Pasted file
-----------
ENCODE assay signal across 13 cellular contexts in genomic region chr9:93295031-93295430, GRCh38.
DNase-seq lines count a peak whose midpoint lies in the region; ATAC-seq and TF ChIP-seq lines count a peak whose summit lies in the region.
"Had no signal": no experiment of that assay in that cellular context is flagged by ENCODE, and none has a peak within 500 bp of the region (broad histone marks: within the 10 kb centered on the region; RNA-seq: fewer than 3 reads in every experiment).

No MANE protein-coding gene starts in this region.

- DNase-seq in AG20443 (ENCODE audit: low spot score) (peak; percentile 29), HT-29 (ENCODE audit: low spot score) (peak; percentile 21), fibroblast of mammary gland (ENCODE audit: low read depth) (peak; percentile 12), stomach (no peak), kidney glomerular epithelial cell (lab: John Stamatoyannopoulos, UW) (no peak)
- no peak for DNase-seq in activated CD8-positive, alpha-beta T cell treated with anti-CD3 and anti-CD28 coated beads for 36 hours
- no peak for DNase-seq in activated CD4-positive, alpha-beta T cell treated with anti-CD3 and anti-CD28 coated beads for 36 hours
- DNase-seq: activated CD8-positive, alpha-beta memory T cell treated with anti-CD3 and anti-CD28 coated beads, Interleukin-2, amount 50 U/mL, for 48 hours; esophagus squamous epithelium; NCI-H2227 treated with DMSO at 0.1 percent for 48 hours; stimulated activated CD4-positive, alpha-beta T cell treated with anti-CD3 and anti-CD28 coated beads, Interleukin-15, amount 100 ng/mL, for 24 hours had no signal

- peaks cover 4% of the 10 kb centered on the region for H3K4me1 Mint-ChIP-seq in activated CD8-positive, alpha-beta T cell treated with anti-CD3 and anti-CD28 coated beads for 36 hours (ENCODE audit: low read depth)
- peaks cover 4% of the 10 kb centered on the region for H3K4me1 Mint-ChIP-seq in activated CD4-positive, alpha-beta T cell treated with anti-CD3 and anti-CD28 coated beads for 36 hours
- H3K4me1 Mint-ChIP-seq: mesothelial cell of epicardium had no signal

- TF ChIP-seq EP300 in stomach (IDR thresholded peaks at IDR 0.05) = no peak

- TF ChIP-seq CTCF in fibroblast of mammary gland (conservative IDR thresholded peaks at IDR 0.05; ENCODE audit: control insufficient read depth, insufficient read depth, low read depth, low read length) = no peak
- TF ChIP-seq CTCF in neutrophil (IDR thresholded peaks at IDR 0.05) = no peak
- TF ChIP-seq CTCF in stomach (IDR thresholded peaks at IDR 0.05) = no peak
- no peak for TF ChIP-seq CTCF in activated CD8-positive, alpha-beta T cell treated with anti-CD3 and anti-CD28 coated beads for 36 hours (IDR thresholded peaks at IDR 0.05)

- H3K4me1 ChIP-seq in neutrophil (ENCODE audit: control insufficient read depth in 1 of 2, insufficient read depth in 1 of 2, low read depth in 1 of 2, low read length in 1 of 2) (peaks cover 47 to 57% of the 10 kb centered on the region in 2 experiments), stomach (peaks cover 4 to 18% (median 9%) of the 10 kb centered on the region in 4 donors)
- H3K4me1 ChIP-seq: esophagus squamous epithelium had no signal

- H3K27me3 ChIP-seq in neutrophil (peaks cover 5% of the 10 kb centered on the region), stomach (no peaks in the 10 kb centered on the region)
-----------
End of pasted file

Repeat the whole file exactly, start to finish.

ENCODE assay signal across 13 cellular contexts in genomic region chr9:93295031-93295430, GRCh38.
DNase-seq lines count a peak whose midpoint lies in the region; ATAC-seq and TF ChIP-seq lines count a peak whose summit lies in the region.
"Had no signal": no experiment of that assay in that cellular context is flagged by ENCODE, and none has a peak within 500 bp of the region (broad histone marks: within the 10 kb centered on the region; RNA-seq: fewer than 3 reads in every experiment).

No MANE protein-coding gene starts in this region.

- DNase-seq in AG20443 (ENCODE audit: low spot score) (peak; percentile 29), HT-29 (ENCODE audit: low spot score) (peak; percentile 21), fibroblast of mammary gland (ENCODE audit: low read depth) (peak; percentile 12), stomach (no peak), kidney glomerular epithelial cell (lab: John Stamatoyannopoulos, UW) (no peak)
- no peak for DNase-seq in activated CD8-positive, alpha-beta T cell treated with anti-CD3 and anti-CD28 coated beads for 36 hours
- no peak for DNase-seq in activated CD4-positive, alpha-beta T cell treated with anti-CD3 and anti-CD28 coated beads for 36 hours
- DNase-seq: activated CD8-positive, alpha-beta memory T cell treated with anti-CD3 and anti-CD28 coated beads, Interleukin-2, amount 50 U/mL, for 48 hours; esophagus squamous epithelium; NCI-H2227 treated with DMSO at 0.1 percent for 48 hours; stimulated activated CD4-positive, alpha-beta T cell treated with anti-CD3 and anti-CD28 coated beads, Interleukin-15, amount 100 ng/mL, for 24 hours had no signal

- peaks cover 4% of the 10 kb centered on the region for H3K4me1 Mint-ChIP-seq in activated CD8-positive, alpha-beta T cell treated with anti-CD3 and anti-CD28 coated beads for 36 hours (ENCODE audit: low read depth)
- peaks cover 4% of the 10 kb centered on the region for H3K4me1 Mint-ChIP-seq in activated CD4-positive, alpha-beta T cell treated with anti-CD3 and anti-CD28 coated beads for 36 hours
- H3K4me1 Mint-ChIP-seq: mesothelial cell of epicardium had no signal

- TF ChIP-seq EP300 in stomach (IDR thresholded peaks at IDR 0.05) = no peak

- TF ChIP-seq CTCF in fibroblast of mammary gland (conservative IDR thresholded peaks at IDR 0.05; ENCODE audit: control insufficient read depth, insufficient read depth, low read depth, low read length) = no peak
- TF ChIP-seq CTCF in neutrophil (IDR thresholded peaks at IDR 0.05) = no peak
- TF ChIP-seq CTCF in stomach (IDR thresholded peaks at IDR 0.05) = no peak
- no peak for TF ChIP-seq CTCF in activated CD8-positive, alpha-beta T cell treated with anti-CD3 and anti-CD28 coated beads for 36 hours (IDR thresholded peaks at IDR 0.05)

- H3K4me1 ChIP-seq in neutrophil (ENCODE audit: control insufficient read depth in 1 of 2, insufficient read depth in 1 of 2, low read depth in 1 of 2, low read length in 1 of 2) (peaks cover 47 to 57% of the 10 kb centered on the region in 2 experiments), stomach (peaks cover 4 to 18% (median 9%) of the 10 kb centered on the region in 4 donors)
- H3K4me1 ChIP-seq: esophagus squamous epithelium had no signal

- H3K27me3 ChIP-seq in neutrophil (peaks cover 5% of the 10 kb centered on the region), stomach (no peaks in the 10 kb centered on the region)